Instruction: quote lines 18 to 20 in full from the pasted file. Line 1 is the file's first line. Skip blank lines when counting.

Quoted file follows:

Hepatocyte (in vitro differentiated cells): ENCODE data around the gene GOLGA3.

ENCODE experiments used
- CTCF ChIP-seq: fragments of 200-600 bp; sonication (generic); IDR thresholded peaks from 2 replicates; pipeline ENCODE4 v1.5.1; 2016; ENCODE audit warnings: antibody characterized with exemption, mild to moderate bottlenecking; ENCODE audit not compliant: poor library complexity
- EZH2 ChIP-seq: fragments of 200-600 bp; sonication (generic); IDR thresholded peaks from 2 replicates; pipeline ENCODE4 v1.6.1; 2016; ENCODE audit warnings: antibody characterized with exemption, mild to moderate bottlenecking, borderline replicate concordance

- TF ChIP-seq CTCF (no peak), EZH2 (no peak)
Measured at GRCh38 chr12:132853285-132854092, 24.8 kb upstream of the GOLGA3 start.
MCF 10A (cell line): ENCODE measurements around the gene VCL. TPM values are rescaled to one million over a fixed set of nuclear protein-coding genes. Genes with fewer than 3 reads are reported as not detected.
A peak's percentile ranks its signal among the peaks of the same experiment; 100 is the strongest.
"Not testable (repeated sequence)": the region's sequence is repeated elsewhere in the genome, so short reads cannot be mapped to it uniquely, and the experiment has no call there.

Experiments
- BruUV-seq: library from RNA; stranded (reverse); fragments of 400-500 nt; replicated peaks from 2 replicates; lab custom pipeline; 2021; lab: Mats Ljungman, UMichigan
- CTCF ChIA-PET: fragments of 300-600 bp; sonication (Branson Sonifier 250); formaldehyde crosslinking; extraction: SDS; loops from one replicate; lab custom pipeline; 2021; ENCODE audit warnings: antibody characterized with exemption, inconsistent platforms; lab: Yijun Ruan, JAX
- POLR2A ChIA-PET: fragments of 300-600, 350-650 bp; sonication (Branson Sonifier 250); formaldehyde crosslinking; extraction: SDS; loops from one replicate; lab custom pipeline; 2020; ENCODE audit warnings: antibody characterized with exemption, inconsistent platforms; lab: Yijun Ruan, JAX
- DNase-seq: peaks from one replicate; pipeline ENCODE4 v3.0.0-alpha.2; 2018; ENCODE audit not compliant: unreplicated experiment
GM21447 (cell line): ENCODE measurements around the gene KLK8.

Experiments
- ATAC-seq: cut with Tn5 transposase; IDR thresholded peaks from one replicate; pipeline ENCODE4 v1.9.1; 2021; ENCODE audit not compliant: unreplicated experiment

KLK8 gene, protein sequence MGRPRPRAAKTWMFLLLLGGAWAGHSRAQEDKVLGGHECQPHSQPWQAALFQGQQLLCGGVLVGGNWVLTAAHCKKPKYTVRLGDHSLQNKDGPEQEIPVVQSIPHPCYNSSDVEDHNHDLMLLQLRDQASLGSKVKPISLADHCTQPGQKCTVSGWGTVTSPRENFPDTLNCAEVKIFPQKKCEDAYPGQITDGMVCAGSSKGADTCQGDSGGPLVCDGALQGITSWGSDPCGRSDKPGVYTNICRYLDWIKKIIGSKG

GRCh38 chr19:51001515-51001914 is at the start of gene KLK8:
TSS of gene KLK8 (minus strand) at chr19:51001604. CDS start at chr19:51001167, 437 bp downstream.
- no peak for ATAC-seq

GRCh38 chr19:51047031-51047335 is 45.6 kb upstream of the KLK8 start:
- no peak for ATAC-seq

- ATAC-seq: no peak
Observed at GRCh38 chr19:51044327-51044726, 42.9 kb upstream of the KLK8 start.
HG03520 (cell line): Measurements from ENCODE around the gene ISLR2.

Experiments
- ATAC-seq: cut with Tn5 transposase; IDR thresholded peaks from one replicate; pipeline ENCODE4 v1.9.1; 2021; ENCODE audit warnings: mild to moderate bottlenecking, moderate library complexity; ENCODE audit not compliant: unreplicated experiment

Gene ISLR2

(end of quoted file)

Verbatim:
KLK8 gene, protein sequence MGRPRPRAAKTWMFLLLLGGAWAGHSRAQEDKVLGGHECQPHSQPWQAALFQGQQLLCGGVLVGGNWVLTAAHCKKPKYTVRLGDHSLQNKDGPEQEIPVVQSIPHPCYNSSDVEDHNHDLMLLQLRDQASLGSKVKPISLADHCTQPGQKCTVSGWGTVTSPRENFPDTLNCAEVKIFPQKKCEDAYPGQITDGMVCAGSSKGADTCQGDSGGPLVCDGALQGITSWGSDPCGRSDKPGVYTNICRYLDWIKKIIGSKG

GRCh38 chr19:51001515-51001914 is at the start of gene KLK8:
TSS of gene KLK8 (minus strand) at chr19:51001604. CDS start at chr19:51001167, 437 bp downstream.